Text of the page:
7.
    CYCLE: Repeat 2 breaths and 30 chest press

    8. If you feel pulse return, continue with breaths only

    9. Continue until there is movement or rescue team comes

    10. If child vomits, turn the head to the side and try to sweep out or wipe off the vomit. Continue with CPR.

    return


    ADULT TRADITIONAL CPR INSTRUCTIONS (ANYONE OVER 8 YEARS OLD  return index
  • Very IMPORTANT: CALL EMERGENCY FIRST for individuals over age 8 if at all possible and then do CPR (the older the individual, the greater the possibility of a heart problem and the need for professional care as soon as possible)

  • If other people, have someone call EMERGENCY immediately
    Call 9-1-1 in U.S. and Canada, click here emergency phones worldwide
  • Even if you are alone call EMERGENCY immediately (911 in US, click for emergency phones worldwide)

    The following 2 procedures are no longer recommended:
    Do not try to check pulse.
    Do not remove water from lungs if drowning.
    Water in the lungs does not obstruct CPR and attempting to remove it may cause damage.

    Risk: There is no documentation that HIV or AIDS has ever been transmitted by CPR. Documentation 29 August 2017 promedcert.com


    CPR doubles a person's chance of survival from sudden cardiac arrest. [Eisenberg]

    What are CPR procedures for an adult
    IMPORTANT: CALL EMERGENCY FIRST if at all possible due to possibility of heart attack or other emergency event.

    1. Place on back

    2. Open mouth with fingers and be sure that tongue or something else is not blocking throat. Do not do this without looking. Use finger sweep to remove any blockage. Do not do a blind finger sweep. Look at what you are doing.

    3. If not possibility of neck injury, place hand on forehead and other hand under chin, and gently tilt head back to free tongue so not blocking windpipe

    4. Hold nose shut - cover mouth with your mouth and give 2 breaths (each 1.5-2 seconds and see chest rise)
    If air does not seem to be going through or chest does NOT rise when doing breaths, look inside mouth using finger sweep to remove any blockage. Do not do a blind finger sweep. Look at what you are doing.

    5. Put heel of one hand midway between nipples and put other hand on top of first

    6. Press down 30 times to a depth of about 1 1/2 to 2 inches at a rate of a little less than about 2 per second (100 per minute)

    7. CYCLE: Repeat 2 breaths followed by 30 chest presses

    8. If you feel pulse return, continue with breaths only

    9. Continue until movement or rescue team comes

    10. If person vomits, turn the head to the side and try to sweep out or wipe off the vomit. Continue with CPR.    return
    ____________________


     VIDEOS, INFO, INSTRUCTION, CLASSES, APPS   return to index

    Extra procedure which may add to effectiveness of CPR
    (procedure not yet approved by American Heart Association)
    Studies indicate that if another person presses down gently on the stomach above naval, immediately after the chest is pressed down, the recovery rate is greater. Must be done in rhythm. See discussion below. Source: See Purdue.edu below.

    If person was drowning, do not attempt to remove water from person.
    "There is no evidence that water acts as an obstructive foreign body, and time should not be wasted in attempting to remove water from the victim. Such maneuvers can cause injury but--more importantly--will delay CPR, particularly support of airway and ventilation." [AHA 001]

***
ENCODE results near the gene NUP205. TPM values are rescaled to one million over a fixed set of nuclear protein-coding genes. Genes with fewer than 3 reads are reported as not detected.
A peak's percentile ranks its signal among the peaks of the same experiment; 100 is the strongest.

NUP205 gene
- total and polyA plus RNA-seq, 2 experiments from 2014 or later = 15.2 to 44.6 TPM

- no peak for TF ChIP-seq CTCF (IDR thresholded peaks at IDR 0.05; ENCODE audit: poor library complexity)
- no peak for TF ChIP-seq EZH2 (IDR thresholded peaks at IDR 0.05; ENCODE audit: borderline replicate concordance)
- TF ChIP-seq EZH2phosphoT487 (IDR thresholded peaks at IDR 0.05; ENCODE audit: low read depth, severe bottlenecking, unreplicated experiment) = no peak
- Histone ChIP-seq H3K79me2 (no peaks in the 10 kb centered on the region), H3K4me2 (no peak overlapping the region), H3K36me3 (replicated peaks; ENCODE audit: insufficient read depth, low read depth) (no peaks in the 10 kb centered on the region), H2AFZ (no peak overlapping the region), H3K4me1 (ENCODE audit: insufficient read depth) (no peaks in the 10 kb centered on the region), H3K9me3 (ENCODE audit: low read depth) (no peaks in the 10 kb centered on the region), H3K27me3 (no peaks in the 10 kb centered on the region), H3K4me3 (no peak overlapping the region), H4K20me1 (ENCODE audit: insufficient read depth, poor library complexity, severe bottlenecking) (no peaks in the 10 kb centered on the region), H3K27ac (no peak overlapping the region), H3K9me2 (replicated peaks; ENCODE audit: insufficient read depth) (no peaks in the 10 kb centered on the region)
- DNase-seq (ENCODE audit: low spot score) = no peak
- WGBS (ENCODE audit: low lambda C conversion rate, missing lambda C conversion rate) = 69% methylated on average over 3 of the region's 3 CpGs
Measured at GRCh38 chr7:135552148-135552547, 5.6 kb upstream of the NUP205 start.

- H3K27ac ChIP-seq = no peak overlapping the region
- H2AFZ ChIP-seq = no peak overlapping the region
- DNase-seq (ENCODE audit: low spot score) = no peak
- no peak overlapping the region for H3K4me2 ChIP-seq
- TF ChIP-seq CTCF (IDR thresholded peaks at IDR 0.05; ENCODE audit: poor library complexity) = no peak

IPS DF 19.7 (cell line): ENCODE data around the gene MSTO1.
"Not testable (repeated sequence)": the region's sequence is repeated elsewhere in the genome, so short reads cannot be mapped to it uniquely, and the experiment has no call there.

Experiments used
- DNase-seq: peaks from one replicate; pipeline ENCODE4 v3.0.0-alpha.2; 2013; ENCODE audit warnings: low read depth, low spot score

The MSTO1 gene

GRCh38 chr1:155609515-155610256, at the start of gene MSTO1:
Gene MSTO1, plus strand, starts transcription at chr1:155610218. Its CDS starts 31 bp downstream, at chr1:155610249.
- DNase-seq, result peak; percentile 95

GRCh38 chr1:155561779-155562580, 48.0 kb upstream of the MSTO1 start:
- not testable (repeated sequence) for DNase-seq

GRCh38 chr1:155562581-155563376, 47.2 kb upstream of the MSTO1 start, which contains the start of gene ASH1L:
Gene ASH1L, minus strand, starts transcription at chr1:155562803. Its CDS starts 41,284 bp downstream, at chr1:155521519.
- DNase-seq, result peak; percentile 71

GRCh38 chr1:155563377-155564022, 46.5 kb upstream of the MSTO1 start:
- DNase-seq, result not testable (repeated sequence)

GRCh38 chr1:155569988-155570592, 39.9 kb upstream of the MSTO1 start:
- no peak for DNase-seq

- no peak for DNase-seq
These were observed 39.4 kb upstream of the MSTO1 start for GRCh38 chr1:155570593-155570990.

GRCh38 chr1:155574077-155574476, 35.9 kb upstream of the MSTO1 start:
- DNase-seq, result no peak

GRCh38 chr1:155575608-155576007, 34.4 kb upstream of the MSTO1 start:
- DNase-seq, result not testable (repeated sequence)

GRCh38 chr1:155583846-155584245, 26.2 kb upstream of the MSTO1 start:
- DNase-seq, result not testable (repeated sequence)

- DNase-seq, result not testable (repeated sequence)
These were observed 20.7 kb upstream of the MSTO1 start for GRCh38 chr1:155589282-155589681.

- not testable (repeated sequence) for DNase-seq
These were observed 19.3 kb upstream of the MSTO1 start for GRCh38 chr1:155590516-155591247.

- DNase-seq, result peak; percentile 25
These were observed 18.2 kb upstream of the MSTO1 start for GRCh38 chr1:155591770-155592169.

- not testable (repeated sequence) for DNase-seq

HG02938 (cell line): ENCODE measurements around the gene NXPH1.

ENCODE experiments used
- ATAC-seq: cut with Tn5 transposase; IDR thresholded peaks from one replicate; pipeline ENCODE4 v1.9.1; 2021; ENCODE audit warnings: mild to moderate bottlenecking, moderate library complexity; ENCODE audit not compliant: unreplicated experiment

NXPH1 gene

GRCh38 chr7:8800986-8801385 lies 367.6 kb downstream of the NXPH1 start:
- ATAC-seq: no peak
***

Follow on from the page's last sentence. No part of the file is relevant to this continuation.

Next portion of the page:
For definitions, lessons, mobile apps, information on CPR

    LEARN CPR

     University of Washington School of Medicine

    For a list of frequently asked and answered questions
    ASK THE DOCTOR
     University of Washington School of Medicine

    ALSO SEE

    Guidelines for CPR & Emergency
    Guidelines for CPR & Emergency Cardiovascular Care, 2017
    American Heart Association

    Abdominal Compression Only, 2007
    New CPR promises better results by compressing abdomen, not chest

    Rhythmic abdominal and chest compression by 2 persons, 2013
    The Case for Inteposed Abdominal Compression ... - Purdue e-Pubs
     CF Babbs - ‎2013
    IAC stands for interposed abdominal compression. IAC-CPR includes all the steps of conventional external cardiopulmonary resuscitation (CPR) with the addition of interposed abdominal compressions by a second or third rescuer, applied in counterpoint to the rhythm of chest compression. Pulses of central abdominal pressure are applied with overlapping hands just headward of the umbilicus alternating with chest compressions. Scattered early reports published between 1957 and 1980 hinted at the virtue of abdominal binding and abdominal compression in the resuscitation of children and animals from cardiac arrest. In the decade of the 1980s extensive studies in animals and in electronic models suggested a rough doubling of systemic blood flow when interposed abdominal compressions were added to otherwise standard CPR. In the 1990s randomized clinical trials involving several hundred patients showed a doubling of immediate resuscitation success and longer term survival with IAC-CPR, compared to standard CPR. American Heart Association committees on emergency cardiovascular care are currently evaluating, IAC-CPR in evidence-based reviews of national Guidelines for both basic and advanced life support. Blayne Roeder Charles F. Babbs, MD, PhD


    The Traditional Procedures have been approved by Dr. Mickey Eisenberg
    Mickey Eisenberg M.D. at learncpr@u.washington.edu
    University of Washington School of Medicine